Damages Awards in the IPEC Small Claims Track

Photo Michael Reeve
Creative Commons Licence

Jane Lambert

On 16 June 2020 the Intellectual Property Office updated its Guidance on IP crime and enforcement for business.  Most of the Guidance in three attachments:
"IPEC SCT" stands for "Intellectual Property Enterprise Court Small Claims Track. This is a tribunal for IP claims under £10,000 other than those involving patents, registered and registered Community designs, plant varieties and semiconductor topographies.   I have discussed this jurisdiction in Small IP Claims and the articles linked to that page.

The IP crime and enforcement for businesses attachment contains two videos.  One is entitled IP Rights Infringement Overview and the other is How do I avoid infringing IP rights at work?   There are summaries of the law on copyright, patent, design and trade mark infringement, advice on what to do if accused of IP infringement, options for resolving IP disputes, risks for business and how to report IP crime.  The guidance links to the IPEC and the Small Claims Track Guides.

In respect of the IPEC Small Claims Track, the guidance states that there is no need for parties to be legally represented.  That is not my experience.  The substantive laws that apply to the Small Claims Track are exactly the same as in the Multitrack although the procedure is simpler.  There are some cases that can be prosecuted or defended successfully by non-lawyers of reasonable intelligence and education in the Multitrack as well as the Small Claims Track but there are other cases in the Small Claims Track that cannot be so prosecuted or defended.  The determining factors are the complexity of the facts and law rather than the track to which the case is allocated.  

The most interesting part of the IP crime and enforcement guidance is the following paragraph:

"A table has been provided by the IPEC (Small Claims Track) and shows the damages awarded at final hearings over a period of time. It provides an indication of the types of infringement claim that come before the court and the range of damages awarded. The table does not include those cases which are settled by agreement or where the claim is unsuccessful"

The table referred to above is the third attachment.   It summarizes 13 judgments of the Small Claims Track between 1 April 2018 and 31 March 2019.  All but 2 of those judgments were for copyright infringement.  The remaining 2 were for trade mark infringement and passing off and passing off respectively.  If there were any judgments for unregistered design right, unregistered Community design, trade secrets or other infringements during that year, they were excluded from the survey.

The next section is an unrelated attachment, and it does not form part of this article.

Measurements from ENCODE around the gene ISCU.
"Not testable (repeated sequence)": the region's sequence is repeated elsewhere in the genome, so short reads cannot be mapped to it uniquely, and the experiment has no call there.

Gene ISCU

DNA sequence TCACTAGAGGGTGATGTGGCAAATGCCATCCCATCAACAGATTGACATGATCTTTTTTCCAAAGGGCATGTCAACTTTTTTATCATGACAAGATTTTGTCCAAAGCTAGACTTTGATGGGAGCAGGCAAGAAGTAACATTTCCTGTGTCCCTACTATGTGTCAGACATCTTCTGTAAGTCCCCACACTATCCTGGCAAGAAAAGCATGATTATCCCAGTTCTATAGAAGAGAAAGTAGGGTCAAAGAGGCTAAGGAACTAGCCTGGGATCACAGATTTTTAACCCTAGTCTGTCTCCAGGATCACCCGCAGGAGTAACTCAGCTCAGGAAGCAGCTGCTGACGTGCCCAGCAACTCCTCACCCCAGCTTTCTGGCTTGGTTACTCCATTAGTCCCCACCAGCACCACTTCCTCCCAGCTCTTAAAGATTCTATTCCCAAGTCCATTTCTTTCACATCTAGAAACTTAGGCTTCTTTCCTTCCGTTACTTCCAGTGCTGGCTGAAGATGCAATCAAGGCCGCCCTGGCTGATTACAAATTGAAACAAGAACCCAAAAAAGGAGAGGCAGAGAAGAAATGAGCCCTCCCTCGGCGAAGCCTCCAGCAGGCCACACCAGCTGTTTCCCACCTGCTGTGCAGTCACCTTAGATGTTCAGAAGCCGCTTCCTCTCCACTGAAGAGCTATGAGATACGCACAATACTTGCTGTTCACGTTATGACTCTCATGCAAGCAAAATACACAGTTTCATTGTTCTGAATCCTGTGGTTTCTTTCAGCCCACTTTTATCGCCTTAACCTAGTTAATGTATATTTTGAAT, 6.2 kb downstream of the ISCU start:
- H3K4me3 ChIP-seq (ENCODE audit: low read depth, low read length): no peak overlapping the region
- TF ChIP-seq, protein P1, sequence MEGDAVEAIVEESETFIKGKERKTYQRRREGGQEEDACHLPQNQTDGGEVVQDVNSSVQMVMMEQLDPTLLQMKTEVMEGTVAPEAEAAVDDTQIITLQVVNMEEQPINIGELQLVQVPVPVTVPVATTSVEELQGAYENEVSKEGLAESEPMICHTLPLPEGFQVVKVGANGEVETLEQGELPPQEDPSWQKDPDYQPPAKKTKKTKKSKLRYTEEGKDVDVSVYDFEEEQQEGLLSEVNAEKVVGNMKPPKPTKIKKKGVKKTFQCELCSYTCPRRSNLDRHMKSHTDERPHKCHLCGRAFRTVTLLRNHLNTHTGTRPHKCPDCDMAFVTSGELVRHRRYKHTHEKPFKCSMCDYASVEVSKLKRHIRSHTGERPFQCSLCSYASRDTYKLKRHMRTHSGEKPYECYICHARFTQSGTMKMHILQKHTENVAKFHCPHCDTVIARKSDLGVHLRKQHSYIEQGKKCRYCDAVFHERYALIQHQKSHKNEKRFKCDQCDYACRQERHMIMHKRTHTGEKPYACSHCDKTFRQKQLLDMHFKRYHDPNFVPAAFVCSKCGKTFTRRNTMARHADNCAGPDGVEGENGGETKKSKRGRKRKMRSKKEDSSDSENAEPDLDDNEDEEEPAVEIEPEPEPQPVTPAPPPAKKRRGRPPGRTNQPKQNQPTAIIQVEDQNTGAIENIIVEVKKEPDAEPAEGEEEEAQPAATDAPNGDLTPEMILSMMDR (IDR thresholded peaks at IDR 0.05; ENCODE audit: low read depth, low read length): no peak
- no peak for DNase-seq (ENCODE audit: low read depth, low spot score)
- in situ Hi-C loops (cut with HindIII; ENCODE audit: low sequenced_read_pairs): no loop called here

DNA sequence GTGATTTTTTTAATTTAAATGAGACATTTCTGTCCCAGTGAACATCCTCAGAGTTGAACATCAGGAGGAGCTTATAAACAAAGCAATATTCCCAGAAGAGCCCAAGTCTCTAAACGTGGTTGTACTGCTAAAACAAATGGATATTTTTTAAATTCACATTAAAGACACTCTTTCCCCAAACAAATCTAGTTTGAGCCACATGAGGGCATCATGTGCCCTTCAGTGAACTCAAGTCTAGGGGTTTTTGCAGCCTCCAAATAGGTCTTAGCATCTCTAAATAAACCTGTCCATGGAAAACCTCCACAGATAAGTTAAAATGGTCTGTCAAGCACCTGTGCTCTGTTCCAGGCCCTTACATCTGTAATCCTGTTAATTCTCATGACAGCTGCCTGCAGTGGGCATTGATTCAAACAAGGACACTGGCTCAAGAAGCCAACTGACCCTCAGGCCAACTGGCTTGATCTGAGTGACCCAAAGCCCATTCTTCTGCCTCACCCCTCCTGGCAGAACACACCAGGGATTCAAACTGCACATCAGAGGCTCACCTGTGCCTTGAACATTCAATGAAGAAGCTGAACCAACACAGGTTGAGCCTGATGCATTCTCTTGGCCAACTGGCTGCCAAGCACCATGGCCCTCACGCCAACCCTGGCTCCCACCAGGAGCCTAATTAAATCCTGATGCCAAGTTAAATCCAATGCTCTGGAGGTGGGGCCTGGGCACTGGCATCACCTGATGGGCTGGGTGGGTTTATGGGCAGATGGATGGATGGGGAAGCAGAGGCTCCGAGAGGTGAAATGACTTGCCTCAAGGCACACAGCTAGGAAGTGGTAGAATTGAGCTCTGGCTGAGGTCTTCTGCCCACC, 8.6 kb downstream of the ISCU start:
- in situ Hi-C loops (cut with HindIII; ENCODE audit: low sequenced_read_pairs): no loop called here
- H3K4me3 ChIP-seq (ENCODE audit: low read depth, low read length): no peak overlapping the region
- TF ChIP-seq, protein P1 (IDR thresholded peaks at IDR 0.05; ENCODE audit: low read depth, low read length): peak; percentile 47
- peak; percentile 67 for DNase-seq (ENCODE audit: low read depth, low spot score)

Of the 11 judgments for copyright infringement, 9 were for reproducing a photograph on the worldwide web, one was for infringing some other artistic copyright and the other was for infringing literary copyright in an article. Some 5 of those judgments were judgments in default. There was a hearing in which the claimant was wholly or partially successful in the case of the other judgments.

The maximum damages awarded for copyright infringement was £1,735 where 20 images had appeared on the web for about 2 months. This award was made after a final hearing at which the claimant was partially successful.  Additional damages were not awarded on that occasion. The second highest award for reproducing a photograph was £1,500 where 2 images had remained on the web for 4 years.  Interest was awarded in that case but no additional damages.  The minimum award was £45 where 20 images had remained on the web. In a claim for damages for infringing an artistic copyright other than a photograph, the court awarded damages of £1,110 though that award appears to have been for breach of contract.  In the claim for infringement of literary copyright, £885 was awarded from the infringement and interest of £370.50 was added.  It appears that the award included additional damages.

The highest award was £2,000 for EU trade mark infringement and passing off.  In the other passing off case, damages of £1,572 were awarded.  Both were default judgments.

No information has been provided of unsuccessful claims or of any actions that were settled.  It is therefore difficult to assess the use that has been made of the Small Claims Track by British industry.   The table suggests that the main beneficiaries have been owners of copyright in photographs,  It is impossible to say whether these claimants are photographers or owners of phot libraries who would never have brought claims in then multitrack.

Anyone wishing to discuss this article or actions in the Small Claims Track generally should call my clerk Stephen Somerville on +44(0)7986 948267 or send me a message through my contact page while this emergency continues, I shall gladly respond by phone, Zoom or email.


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